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How to Effectively Position Your Technology Brand Part II: Points of Difference

This is the second in a series of blog posts designed to help people in the technology industry learn to position their brands more effectively. In this post, we’ll cover another critical concept you must master in order to effectively position your technology brand: Points of Difference.

What are Points of Difference?

Once you’ve determined the competitive frame of reference in which your brand should be positioned, the next step is to determine the points of difference and points of parity that distinguish the brand within that competitive frame of reference (we’ll come back to points of parity in our next post). Remember, brands can never been positioned in a vacuum, so it is important to have your competitive frame of reference front and center as you start to investigate points of difference.

Points of difference, also referred to as differentiators or key differentiators, are characteristics of a brand that make it stand out from other competing brands.

But it isn’t enough for your brand to just be different than the competition. It must be different in a way that is desirable to potential customers and deliverable by the brand.

So the best points of difference have three key characteristics:

1) Desirable: something that people actually want or would value

2) Deliverable: a promise the brand can actually deliver on (and people will believe it can deliver on)

3) Differentiated: something that is distinct from what other competitive brands offer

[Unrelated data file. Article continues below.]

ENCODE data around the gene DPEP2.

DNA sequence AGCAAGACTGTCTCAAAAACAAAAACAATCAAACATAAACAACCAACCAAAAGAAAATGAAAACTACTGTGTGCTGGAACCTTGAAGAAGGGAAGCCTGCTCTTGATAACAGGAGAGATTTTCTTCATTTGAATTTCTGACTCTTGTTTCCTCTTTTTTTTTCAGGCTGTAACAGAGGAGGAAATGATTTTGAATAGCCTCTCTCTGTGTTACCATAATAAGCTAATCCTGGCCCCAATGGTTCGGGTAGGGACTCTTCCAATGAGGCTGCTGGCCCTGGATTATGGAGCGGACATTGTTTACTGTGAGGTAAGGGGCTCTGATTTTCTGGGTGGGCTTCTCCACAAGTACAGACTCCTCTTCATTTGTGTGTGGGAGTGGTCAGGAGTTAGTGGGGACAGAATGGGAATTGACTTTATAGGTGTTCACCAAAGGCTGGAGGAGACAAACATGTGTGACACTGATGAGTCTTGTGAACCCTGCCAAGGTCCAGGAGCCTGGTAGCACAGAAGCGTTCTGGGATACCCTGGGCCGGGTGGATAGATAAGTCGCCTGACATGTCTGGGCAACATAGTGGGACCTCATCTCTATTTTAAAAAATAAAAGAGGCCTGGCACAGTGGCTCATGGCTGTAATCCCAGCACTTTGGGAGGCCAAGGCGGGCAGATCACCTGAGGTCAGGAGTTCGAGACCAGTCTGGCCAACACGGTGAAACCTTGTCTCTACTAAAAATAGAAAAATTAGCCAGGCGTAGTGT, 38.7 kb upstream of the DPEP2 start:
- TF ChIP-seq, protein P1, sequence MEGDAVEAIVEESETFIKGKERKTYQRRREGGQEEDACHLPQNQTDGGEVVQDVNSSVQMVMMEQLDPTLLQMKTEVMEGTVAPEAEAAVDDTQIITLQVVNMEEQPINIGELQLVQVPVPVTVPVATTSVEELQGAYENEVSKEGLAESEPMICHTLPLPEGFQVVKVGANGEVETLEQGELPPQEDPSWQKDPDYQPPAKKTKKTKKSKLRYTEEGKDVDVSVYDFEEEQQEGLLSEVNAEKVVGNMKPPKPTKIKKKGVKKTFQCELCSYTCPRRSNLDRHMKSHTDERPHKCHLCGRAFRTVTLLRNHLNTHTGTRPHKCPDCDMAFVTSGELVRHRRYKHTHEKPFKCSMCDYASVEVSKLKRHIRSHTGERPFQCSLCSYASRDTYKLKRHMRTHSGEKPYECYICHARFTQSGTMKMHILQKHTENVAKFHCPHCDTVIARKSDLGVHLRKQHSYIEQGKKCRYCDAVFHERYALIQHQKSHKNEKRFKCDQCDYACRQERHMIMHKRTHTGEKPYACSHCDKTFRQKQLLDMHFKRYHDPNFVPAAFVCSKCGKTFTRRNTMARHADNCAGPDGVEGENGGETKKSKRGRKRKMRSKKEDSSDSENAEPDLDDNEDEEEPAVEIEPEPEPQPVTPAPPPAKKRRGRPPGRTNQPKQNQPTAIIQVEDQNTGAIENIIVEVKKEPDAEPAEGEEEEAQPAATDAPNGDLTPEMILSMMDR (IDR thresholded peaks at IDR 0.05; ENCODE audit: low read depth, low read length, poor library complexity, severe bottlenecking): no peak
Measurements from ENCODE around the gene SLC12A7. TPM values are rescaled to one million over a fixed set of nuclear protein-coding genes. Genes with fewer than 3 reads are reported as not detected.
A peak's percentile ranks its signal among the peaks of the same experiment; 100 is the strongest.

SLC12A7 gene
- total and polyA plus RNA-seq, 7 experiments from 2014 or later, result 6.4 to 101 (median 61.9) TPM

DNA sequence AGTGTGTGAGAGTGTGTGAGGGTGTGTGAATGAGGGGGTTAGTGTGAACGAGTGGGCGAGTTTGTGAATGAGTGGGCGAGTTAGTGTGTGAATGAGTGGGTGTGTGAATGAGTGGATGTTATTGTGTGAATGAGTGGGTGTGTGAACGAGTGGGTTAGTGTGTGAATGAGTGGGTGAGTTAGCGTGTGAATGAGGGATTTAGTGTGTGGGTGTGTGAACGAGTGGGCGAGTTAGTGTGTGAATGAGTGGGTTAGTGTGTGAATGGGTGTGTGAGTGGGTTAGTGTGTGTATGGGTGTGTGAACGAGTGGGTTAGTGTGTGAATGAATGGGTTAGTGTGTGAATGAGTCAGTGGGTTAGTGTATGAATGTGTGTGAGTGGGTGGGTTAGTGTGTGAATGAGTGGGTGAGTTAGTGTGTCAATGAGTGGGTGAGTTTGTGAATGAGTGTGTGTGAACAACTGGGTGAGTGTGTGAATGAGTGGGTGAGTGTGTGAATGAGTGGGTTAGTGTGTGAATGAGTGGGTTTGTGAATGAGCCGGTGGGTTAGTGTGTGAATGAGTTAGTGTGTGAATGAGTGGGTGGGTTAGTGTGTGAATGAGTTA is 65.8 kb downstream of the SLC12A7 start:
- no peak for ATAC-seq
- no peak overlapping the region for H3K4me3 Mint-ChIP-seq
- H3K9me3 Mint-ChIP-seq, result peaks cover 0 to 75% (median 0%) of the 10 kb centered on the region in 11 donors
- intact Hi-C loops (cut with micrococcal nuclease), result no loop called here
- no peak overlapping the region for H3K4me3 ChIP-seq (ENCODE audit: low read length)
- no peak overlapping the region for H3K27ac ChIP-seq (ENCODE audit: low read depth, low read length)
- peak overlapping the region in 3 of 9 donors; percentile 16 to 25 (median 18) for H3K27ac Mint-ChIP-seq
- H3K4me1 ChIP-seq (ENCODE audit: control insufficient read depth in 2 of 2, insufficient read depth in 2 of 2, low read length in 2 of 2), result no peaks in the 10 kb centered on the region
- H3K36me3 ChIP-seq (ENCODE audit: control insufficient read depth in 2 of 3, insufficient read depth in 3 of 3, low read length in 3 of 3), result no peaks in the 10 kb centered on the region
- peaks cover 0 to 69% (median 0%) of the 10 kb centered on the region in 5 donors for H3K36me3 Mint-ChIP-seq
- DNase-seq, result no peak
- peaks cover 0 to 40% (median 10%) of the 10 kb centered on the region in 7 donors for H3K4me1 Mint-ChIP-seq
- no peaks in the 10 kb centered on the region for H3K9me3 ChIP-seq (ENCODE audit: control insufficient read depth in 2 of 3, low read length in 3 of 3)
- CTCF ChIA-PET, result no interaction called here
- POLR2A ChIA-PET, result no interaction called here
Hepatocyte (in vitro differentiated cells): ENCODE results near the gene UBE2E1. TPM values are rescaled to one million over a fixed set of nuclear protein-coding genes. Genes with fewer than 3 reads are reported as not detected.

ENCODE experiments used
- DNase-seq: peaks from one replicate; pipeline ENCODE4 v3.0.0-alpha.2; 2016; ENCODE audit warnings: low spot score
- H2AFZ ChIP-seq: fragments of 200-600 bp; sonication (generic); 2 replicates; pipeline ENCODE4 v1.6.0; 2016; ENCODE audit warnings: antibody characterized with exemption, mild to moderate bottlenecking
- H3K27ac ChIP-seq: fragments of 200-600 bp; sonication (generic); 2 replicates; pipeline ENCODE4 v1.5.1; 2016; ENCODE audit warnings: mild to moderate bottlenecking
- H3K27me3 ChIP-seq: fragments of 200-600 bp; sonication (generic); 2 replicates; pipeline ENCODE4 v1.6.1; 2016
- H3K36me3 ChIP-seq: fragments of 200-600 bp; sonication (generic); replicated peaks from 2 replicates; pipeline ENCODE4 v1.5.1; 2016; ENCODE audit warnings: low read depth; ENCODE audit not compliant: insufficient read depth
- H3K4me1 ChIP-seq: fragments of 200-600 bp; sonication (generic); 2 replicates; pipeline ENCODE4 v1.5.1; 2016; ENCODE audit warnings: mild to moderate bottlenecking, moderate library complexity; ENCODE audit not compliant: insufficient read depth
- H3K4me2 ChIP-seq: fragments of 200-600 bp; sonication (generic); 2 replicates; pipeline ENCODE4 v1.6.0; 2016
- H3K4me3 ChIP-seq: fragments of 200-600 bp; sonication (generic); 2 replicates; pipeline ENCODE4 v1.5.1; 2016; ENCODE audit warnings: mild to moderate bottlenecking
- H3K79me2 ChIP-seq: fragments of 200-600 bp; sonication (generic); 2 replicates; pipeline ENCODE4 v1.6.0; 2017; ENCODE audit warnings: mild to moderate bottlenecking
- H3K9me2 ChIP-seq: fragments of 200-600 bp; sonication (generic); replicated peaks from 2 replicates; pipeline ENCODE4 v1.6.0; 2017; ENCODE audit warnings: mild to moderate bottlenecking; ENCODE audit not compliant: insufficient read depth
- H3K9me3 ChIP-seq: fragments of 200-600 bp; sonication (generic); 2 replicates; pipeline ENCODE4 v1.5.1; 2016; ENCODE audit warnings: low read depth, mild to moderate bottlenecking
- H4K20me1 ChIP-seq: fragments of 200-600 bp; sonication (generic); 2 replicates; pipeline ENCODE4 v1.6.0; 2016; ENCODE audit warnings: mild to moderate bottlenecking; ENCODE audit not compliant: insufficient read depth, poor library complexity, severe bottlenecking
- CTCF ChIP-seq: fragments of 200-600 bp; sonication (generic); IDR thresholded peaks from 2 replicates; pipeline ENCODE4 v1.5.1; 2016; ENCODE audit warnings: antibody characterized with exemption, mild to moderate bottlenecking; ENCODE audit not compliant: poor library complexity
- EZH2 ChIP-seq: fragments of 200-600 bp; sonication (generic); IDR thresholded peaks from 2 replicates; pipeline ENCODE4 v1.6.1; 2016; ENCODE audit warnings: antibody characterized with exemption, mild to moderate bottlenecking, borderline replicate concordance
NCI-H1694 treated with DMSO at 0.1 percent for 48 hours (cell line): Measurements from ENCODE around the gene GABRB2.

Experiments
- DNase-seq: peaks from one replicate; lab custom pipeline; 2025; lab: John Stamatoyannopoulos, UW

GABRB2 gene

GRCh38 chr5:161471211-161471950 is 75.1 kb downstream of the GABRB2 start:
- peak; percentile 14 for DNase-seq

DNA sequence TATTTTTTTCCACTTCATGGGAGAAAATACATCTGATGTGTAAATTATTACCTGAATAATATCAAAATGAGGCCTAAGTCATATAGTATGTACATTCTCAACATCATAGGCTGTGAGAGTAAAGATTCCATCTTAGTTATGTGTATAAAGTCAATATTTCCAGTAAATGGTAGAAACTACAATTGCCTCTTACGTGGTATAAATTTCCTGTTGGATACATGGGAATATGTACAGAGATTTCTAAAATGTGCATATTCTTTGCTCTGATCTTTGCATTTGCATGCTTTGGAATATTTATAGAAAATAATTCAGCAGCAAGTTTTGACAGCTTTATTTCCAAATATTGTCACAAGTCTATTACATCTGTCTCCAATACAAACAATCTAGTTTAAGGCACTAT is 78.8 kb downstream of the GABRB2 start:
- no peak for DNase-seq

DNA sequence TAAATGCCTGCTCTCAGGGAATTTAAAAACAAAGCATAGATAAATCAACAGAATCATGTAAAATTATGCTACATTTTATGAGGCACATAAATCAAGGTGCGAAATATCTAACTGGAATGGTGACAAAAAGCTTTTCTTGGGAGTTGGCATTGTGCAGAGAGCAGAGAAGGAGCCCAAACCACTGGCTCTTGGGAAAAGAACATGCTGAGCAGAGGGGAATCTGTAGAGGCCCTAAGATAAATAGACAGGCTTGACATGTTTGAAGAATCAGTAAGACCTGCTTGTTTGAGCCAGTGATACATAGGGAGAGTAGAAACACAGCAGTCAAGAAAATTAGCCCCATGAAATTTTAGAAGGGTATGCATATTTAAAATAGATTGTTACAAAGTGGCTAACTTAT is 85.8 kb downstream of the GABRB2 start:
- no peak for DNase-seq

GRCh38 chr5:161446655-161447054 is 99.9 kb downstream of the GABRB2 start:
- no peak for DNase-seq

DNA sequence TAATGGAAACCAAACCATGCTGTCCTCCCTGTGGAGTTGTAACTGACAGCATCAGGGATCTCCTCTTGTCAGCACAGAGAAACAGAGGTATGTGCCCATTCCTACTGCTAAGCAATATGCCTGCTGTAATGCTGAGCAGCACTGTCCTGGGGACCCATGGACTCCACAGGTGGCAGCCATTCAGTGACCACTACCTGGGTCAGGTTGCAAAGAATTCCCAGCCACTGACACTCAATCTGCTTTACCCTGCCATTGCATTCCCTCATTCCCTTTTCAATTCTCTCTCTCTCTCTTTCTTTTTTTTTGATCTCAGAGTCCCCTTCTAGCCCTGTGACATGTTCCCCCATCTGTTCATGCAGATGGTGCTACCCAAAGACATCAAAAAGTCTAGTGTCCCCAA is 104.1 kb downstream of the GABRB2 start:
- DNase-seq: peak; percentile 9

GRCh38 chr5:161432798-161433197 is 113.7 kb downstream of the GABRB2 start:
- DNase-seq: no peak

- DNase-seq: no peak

Let’s put this into practice by determining the points of difference for Supplyzus, the fake “Uber of office supplies” company we introduced in the post about competitive frames of reference.

Start By Studying the Competition

As you may remember from the previous post, the primary competitive frame of reference for Supplyzus (a company that is kind of like OrderUp for office supplies) is office supply merchants. So as you think about what differentiates Supplyzus from its competitors, you’ll want to start by focusing on the office supply merchants competitive frame of reference.

Next, brainstorm as many competitors as you can within this frame of reference.

The two key leading office supply merchants are Staples and Office Depot/OfficeMax (which merged in 2013). But there are also online office supply merchants, including Uline, Quill, and And there are larger retailers that stock office supplies, even though it is not their main business, like, Target, Walmart, Costco, and Best Buy. I’m sure you can think of even more competitors, but for the sake of simplicity, let’s start here.